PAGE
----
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The Electronic Telegraph West Indies v South Africa, Match Report
Peter Deeley - 11 March 1996

World Cup: Lara century spearheads great West Indies revival

West Indies (264-8) beat South Africa (245)

West Indies pulled themselves out of what Richie Richardson termed a ``bottomless pit'' of despair to achieve a 19-run victory over a South Africa bubbling with confidence in the World Cup here yesterday and go forward to a semi-final against the pre- tournament favourites Australia in Chandigarth on Thursday.

Brian Lara erased memories of his recent controversy over remarks directed at the South Africans and instead talked to them in the language he knows best, an innings of 111 off 97 balls that brought heartfelt praise even from the vanquished.

Hansie Cronje said Lara had been the difference between winning and losing, while coach Bob Woolmer, recalling his time with the left-hander at Warwickshire, added: ``It was simply brilliant.''

As Richardson acknowledged afterwards, there was more to this for West Indies than just winning. ``People at home are hungry for success. We have let them down in recent times and I would like to think that this makes them happy and satisfied.''

``We play by instinct,'' said the West Indies coach, and on the day it was the old-fashioned way that worked

It has been an extraordinary comeback from adversity for West Indies. Since what Richardson termed their ``nightmare'' defeat by Kenya, the captain, manager, coach and board chairman have resigned or been fired.

Before the game, Andy Roberts was dismissive of the ``computerised scientific'' approach of his opposite number, Woolmer. ``We play by instinct,'' said the West Indies coach, and on the day it was the old-fashioned way that worked.

Shivnarine Chanderpaul opened the batting for the first time in his international career and with Lara put South Africa's re- nowned fielding under such pressure that the two added 138 in 149 deliveries for the second wicket.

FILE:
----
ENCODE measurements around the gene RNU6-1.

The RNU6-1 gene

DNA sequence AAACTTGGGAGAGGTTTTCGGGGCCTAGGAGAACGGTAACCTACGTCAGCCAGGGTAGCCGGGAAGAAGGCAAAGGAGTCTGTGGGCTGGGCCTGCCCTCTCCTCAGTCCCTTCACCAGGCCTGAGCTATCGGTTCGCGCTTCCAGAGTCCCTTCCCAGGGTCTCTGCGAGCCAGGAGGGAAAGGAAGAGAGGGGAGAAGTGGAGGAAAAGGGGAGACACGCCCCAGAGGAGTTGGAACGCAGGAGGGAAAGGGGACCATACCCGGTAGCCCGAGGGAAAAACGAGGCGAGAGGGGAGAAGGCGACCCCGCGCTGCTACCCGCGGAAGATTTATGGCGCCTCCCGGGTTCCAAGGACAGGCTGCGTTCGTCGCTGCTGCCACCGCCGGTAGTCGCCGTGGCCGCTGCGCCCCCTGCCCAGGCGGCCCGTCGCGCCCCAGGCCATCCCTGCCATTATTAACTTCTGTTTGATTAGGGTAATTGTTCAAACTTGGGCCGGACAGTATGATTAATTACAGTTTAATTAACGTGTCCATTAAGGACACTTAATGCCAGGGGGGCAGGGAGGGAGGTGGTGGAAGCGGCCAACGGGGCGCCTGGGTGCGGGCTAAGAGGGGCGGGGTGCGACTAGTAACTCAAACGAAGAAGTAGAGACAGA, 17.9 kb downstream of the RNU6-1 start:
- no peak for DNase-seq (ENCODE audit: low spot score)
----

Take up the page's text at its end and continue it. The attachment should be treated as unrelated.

Ten runs came from misfields - and no less than five from Jonty Rhodes, who also put down the kind of diving catch at point that has become his hallmark.

Lara was distinctly nervous at the start, playing and missing half-a-dozen times and three overs had gone by before he timed anything, a crisp square drive for four off Cronje.

Curtly Ambrose has rarely seemed more fired-up, and Courtney Walsh kept the brakes on in the opening overs

From then on, there was no holding Lara. The whirling arms of Paul Adams, surprisingly preferred to Allan Donald, went for 19 in three overs, while Pat Symcox, bowling six overs round the wicket, was milked for 45 off six.

Chanderpaul, who had given one chance, became the first of a host of batsmen in the game to fall sweeping high in the arc between midwicket and long-off.

At that, the West Indian innings came to a stuttering halt. Sym- cox went over the wicket to restrict Lara's ability to attack and gained some solace for earlier punishment when he swept to leg. The West Indies total still looked vulnerable.

Curtly Ambrose, who has rarely seemed more fired-up, and Courtney Walsh kept the brakes on in the opening overs and South Africa were already 19 runs behind by the 10th over.

But then Daryll Cullinan, with three sixes, and Andrew Hudson ad- ded 97 for the second wicket and South Africa were almost at par- ity by the halfway mark.

The match pivoted on Richardson's use of his fifth attacker, Jim- my Adams. The left-armer, bowling on the line of leg stump, tempted both batsmen to hit him straight and both perished on the boundary.

Then Cronje pulled him down the throat of midwicket, and from that moment on, the South African innings was in shreds, with Roger Harper collecting four wickets in as many overs.

Jonty Rhodes was another to fall to the hoisted pull to leg, and Brian McMillan committed suicide to the off-spinner, trapped leg before square on in front as he tried to tickle to leg. Next ball Shaun Pollock drove low and firmly, but Harper took off and held the chance one-handed.

It was a reminder of the wonderful fielder this man has been and epitomised the kind of full-blooded power game West Indies played in their prime.


Source: The Electronic Telegraph
Editorial comments can be sent to The Electronic Telegraph at et@telegraph.co.uk [an error occurred while processing this directive]


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